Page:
Maryland’s O’Malley, Biden’s nominee to head Social Security, gets friendly Senate reception

Maryland’s O’Malley, Biden’s nominee to head Social Security, gets friendly Senate reception

Former Sen. Barbara Mikulski, D-Maryland, introduces former Gov. Martin O'Malley to the Senate Finance Committee. O'Malley has been nominated by President Joe Biden to head the Social Security Administration. (Josie Jack/Capital News Service)


WASHINGTON – Former Maryland Gov. Martin O’Malley told senators Thursday that if he is confirmed as the new commissioner of the Social Security Administration, he would focus on improving service and boosting the morale of the sprawling agency.

“We can and we must do better as a nation, and as an agency. I believe President (Joe) Biden nominated me for this position because I have the leadership skills, the management skills, and the experience — needed at this moment — to lead this organization forward,” O’Malley told the Senate Finance Committee.

The commissioner is the highest-ranking official of the Social Security Administration, which has been plagued in recent years by crashing phone services, short-staffed offices and low staff morale.

“Governor O’Malley knows how to work within budgetary lines, master technology using data metrics and so on to point the right resources to the right people to do the job,” former Maryland Sen. Barbara Mikulski said of her fellow Democrat in introducing him to the Senate panel.

O’Malley, who briefly ran for president in 2016, served as governor from 2006 to 2015 and before that was the mayor of Baltimore, received a generally friendly reception from senators.

Sen. Marsha Blackburn, R-Tennessee, asked him what he thought his most relevant experience was that would transfer into running the agency.

“I believe the most relevant piece is my ability to apply principles of performance management in ways that improve customer service and also build up employee morale,” O’Malley said. “So it’s truly about my experience as a manager, and in particular performance management applied to large organizations.”

O’Malley acknowledged the ongoing problems at the Social Security Administration.

“What excites me about this challenge is that it’s all about operations,” he said. “It’s all about improving customer service…After being a mayor and being a governor, the one piece of it that I really truly miss is pulling people together, around the data, the information, seeing if what we’re doing is actually working to improve customer service.”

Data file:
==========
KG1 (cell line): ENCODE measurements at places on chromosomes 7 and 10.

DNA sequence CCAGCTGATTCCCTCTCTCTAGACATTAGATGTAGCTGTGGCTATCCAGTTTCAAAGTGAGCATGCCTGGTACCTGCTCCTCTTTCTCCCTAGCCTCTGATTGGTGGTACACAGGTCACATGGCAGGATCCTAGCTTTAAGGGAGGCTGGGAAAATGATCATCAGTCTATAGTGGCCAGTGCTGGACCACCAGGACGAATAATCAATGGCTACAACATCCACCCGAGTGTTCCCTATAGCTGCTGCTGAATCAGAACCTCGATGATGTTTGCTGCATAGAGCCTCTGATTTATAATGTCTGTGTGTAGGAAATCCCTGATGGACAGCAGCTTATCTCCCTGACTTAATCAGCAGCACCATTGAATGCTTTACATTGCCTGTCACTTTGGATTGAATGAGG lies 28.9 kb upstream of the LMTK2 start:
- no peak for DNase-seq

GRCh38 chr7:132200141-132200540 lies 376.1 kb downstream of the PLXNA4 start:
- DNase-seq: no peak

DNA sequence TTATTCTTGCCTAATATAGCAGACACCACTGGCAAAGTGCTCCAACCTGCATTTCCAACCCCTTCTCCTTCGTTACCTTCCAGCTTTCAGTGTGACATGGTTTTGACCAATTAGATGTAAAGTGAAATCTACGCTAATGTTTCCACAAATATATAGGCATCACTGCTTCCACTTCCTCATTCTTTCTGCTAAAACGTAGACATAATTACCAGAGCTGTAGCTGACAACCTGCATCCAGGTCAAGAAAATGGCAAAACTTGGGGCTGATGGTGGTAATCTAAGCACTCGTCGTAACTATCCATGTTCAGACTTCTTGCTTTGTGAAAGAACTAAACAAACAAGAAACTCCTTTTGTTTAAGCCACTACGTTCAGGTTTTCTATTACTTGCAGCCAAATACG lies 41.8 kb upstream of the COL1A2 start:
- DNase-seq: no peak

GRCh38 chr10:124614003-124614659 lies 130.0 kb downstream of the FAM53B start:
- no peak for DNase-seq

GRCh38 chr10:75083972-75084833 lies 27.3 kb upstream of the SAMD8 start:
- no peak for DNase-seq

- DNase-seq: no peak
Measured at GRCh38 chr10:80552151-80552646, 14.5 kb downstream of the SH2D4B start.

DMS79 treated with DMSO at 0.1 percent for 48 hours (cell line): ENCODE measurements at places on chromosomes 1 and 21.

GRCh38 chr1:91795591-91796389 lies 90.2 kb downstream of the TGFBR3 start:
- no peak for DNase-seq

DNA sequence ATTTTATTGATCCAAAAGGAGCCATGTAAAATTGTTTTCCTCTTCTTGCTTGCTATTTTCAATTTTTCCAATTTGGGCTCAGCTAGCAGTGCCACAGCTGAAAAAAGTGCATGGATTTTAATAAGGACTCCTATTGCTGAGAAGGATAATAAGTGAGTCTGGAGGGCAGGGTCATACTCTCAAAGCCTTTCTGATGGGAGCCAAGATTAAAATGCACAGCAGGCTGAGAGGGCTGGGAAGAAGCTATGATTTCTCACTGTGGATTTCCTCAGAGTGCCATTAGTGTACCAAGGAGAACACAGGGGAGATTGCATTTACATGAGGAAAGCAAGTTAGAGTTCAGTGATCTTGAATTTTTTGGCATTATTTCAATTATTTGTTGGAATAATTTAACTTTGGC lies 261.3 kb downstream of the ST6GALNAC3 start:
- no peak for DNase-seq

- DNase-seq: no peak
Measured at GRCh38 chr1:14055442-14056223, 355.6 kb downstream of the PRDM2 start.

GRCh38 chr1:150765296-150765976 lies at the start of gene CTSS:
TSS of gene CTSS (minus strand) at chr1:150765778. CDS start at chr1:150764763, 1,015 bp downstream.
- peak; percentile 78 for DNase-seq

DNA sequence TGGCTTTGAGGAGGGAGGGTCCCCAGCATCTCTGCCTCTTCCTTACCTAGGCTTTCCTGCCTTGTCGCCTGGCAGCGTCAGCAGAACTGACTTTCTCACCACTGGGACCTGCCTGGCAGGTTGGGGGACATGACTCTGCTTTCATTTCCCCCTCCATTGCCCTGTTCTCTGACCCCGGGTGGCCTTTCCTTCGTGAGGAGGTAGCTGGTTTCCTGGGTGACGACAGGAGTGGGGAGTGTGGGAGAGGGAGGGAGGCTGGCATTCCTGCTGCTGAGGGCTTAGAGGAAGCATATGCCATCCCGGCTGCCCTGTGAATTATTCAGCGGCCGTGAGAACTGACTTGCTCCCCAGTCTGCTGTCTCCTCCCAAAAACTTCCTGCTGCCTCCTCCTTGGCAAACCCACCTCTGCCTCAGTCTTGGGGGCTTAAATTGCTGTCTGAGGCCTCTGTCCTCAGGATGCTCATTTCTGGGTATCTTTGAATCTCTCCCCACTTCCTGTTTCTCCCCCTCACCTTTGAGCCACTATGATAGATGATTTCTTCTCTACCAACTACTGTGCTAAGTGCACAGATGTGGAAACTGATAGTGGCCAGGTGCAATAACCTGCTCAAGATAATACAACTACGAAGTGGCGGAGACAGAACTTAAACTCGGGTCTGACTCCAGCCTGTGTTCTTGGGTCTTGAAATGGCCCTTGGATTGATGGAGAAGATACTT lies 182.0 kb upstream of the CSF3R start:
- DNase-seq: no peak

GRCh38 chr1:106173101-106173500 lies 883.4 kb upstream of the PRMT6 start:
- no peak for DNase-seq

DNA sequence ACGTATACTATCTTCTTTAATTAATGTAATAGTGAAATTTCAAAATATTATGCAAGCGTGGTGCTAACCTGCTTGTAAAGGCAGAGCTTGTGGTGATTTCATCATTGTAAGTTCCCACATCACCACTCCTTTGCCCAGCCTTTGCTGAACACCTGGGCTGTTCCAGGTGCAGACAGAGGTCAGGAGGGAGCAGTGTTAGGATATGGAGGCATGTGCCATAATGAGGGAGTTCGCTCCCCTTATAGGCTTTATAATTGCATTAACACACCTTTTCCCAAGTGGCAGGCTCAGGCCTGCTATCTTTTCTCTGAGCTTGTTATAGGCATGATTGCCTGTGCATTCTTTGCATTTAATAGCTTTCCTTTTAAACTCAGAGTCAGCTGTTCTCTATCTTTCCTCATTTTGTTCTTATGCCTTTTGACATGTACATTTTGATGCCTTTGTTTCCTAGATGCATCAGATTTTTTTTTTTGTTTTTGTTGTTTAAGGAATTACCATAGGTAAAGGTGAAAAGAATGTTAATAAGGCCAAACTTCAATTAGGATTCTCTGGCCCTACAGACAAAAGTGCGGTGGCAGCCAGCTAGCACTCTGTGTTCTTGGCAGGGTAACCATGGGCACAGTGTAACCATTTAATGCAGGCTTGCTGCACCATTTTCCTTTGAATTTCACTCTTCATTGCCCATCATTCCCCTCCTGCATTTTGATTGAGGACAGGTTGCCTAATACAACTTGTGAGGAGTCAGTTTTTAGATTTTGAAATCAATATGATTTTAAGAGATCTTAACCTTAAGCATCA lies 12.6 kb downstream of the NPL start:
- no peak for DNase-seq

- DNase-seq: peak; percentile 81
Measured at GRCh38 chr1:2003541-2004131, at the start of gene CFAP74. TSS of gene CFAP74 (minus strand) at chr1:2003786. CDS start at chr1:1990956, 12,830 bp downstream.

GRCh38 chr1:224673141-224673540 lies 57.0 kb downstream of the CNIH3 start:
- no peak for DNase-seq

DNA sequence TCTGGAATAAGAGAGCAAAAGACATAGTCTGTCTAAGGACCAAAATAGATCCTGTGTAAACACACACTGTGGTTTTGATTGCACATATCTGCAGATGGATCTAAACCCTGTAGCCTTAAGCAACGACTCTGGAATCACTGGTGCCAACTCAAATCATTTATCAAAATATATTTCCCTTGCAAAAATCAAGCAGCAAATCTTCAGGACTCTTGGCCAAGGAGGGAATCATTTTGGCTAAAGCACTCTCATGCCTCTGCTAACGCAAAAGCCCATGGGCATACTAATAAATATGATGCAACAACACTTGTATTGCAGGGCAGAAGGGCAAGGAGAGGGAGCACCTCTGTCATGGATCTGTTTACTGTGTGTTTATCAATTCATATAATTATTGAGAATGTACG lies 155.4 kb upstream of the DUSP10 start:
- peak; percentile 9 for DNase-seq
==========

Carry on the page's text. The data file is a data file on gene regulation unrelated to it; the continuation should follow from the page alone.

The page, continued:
Sen. Steve Daines, R-Montana, noted that Social Security is forecast to be insolvent in 10 years and suffers from a lack of public trust.

O’Malley responded that he would focus on restoring trust by shortening holding times on the phone and reducing delays in sending out benefits. He also emphasized it was Congress’s duty to act to avoid insolvency and pledged to support bipartisan efforts to do so.

The Social Security Administration has had a long presence in Maryland over its 88-year history. First headquartered at the Candler Building in Baltimore’s Inner Harbor in 1936, the agency since 1960 has been based in Woodlawn, Maryland, in Baltimore County. Social Security employs nearly 12,000 people across Maryland, making it the third-largest non-state employer.

Dr. Kilolo Kijakazi, a former policy analyst, has been serving as acting Social Security commissioner since 2021, when Biden fired then-Commissioner Andrew Saul, a holdover from the Trump administration.

Normally, the commissioner serves a six-year term and does not change with new presidential administrations. But Saul’s past involvement with the Manhattan Institute, a conservative think tank that calls for cuts to Social Security, alienated Democrats. Biden removed Saul after his refusal to resign and nominated O’Malley in July to fill the remainder of the term that ends in January 2025.

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Capital News Service

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